Over the last few years, Credit Suisse has brought out an interesting series of reports titled the “House of Debt”. The latest version of the report was released last week.
The report tracks the total debt of 10 Indian business groups which have taken on around 12% of total loans of the Indian banking system. These groups are Adani Group, Essar Group, GVK Group, GMR Group, Lanco Group, Vedanta Group, Reliance ADAG Group, JSW Group, Videocon Group and Jaypee Group.
Analysts Ashish Gupta, Kush Shah and Prashant Kumar make several important points in this report. Here are a few of them:
a) The loans given to these business groups amount to 12% of total bank loans. Further, they amount to 27% of the corporate loans made by banks. In the last eight years the loans of these 10 business groups have gone up seven times. This pace of rise has slowed down in the last couple of years and in 2014-2015, the increase was 5%.
b) The interest coverage ratio of these business groups was at 0.8 in 2014-2015, down from 0.9 in 2013-2014. The interest coverage ratio essentially points to the ability of a company to keep servicing its debt by paying interest on it. The ratio is calculated by dividing a company’s earnings before interest and taxes (or operating profit) during a given period by the total interest it has to pay on its outstanding debt, during the same period.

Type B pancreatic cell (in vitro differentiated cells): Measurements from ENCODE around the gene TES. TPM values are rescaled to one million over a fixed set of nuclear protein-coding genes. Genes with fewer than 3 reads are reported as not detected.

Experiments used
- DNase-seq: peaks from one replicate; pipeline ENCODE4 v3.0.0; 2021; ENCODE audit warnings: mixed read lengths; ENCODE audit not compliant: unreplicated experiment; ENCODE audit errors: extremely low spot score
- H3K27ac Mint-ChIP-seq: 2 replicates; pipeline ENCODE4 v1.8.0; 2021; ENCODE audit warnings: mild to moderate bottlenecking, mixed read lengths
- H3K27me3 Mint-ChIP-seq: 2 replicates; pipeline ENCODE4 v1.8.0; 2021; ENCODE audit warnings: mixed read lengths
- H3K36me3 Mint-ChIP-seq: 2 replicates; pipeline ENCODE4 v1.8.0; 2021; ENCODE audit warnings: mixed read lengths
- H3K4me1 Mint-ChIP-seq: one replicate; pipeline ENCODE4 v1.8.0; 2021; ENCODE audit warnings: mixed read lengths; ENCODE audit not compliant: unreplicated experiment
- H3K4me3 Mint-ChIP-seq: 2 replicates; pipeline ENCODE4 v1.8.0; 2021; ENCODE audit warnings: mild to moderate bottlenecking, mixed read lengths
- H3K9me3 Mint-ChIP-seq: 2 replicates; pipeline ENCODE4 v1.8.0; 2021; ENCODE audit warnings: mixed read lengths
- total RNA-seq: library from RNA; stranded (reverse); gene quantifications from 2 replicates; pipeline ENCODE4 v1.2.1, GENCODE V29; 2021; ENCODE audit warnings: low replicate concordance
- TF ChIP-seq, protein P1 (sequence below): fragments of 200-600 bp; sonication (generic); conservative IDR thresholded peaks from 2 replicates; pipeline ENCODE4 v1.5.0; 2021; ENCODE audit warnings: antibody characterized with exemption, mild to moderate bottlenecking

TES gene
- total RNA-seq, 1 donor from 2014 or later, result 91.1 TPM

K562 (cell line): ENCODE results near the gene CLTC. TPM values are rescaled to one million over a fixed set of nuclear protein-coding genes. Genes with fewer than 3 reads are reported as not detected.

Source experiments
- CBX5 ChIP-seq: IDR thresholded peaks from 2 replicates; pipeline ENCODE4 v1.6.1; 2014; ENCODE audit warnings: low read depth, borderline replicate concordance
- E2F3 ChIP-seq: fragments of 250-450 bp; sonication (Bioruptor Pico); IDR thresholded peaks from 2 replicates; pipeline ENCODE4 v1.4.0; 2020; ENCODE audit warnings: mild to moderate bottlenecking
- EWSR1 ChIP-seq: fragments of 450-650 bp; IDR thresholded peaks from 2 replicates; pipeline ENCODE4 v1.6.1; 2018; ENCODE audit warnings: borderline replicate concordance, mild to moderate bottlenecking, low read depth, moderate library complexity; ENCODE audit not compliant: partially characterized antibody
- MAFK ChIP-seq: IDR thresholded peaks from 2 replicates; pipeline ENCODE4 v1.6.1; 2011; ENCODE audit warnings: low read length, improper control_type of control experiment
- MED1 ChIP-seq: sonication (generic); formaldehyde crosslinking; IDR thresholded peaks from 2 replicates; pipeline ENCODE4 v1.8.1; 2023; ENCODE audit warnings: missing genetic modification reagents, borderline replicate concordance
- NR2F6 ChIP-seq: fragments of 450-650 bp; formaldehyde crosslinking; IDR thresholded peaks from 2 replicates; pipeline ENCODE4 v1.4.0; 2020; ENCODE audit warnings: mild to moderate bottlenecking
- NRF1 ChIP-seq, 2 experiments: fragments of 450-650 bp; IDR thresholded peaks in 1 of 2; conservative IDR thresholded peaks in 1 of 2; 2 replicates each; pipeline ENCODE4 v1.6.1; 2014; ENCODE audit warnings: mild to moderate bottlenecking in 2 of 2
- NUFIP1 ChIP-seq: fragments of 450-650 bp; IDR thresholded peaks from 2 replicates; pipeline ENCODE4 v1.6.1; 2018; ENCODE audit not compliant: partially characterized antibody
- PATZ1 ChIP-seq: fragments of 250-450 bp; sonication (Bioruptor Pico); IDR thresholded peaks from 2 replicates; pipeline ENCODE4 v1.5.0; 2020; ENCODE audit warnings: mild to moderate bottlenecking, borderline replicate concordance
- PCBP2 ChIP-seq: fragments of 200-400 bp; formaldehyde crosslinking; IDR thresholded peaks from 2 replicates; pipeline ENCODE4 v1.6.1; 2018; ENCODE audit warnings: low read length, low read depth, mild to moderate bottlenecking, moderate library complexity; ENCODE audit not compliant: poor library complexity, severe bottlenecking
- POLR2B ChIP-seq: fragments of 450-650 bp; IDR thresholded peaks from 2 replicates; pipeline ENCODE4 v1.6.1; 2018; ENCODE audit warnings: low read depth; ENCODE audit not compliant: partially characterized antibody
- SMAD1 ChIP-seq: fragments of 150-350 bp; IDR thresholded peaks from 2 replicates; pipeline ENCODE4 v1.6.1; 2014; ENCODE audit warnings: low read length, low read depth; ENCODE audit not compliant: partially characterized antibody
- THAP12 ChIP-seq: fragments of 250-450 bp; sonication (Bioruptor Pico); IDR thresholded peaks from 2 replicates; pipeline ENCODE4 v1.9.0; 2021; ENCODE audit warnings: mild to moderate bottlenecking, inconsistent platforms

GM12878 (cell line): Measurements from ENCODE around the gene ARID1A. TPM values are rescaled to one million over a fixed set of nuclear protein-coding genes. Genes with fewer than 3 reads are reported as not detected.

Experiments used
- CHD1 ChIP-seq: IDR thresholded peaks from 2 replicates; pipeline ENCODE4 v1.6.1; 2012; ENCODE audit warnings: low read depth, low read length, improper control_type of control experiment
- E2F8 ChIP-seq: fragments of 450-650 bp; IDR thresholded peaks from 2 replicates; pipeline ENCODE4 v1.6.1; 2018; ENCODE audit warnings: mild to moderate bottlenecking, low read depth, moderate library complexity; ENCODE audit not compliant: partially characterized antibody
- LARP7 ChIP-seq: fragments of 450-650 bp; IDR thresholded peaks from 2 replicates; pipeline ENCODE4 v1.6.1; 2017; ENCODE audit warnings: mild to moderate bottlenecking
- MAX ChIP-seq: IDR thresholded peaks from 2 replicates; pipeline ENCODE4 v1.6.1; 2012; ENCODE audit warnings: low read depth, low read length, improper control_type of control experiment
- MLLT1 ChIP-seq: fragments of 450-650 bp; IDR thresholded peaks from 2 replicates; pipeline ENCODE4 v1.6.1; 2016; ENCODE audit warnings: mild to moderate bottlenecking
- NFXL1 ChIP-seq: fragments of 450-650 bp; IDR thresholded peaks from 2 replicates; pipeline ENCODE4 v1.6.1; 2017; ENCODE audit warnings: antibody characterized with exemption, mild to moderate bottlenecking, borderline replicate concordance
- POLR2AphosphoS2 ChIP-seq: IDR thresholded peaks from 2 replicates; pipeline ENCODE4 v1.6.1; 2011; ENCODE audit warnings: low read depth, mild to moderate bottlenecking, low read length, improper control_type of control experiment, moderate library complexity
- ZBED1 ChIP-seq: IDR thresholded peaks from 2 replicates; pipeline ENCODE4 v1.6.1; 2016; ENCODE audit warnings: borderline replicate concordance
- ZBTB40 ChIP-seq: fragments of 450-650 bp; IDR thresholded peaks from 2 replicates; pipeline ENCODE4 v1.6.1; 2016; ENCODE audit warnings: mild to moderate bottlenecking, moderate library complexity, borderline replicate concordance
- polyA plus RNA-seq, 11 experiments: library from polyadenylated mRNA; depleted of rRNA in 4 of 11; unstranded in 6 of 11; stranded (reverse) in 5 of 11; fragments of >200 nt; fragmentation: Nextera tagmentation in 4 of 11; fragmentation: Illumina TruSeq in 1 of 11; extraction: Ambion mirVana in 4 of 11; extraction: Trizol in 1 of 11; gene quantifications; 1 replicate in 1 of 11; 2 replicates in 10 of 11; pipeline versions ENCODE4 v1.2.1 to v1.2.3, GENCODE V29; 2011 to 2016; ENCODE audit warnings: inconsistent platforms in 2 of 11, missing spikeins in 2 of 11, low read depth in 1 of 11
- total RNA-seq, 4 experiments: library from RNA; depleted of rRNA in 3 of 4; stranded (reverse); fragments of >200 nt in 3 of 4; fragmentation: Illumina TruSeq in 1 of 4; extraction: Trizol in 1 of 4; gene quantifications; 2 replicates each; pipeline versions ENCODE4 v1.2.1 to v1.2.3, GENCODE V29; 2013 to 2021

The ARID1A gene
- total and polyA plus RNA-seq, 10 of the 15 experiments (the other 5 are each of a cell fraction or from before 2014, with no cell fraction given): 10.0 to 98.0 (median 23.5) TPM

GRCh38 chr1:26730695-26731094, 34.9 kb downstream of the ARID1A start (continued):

Typically, companies need to have an interest coverage ratio of at least 1.5, to be considered in healthy financial territory. In this case the ratio is just 0.8. An interest coverage ratio of less than one means that the company is not earning enough to keep paying interest on its outstanding debt. Hence, on the whole, these groups are not earning enough to pay the interest on their debt.
The trouble with any average number is that it does not give us the complete picture. The interest coverage ratios of several groups are well below the average.
The GMR group is at 0.2. The GVK group is at 0. The Lanco Group is at 0.2. The Videocon group is at minus 0.3. And the Jaypee Group is at 0.6.
These business groups are in a very bad situation when it comes to the ability to keep servicing their debt.
c) The interest coverage ratio is at abysmal levels despite a large amount of interest being capitalised, as can be seen from the accompanying table.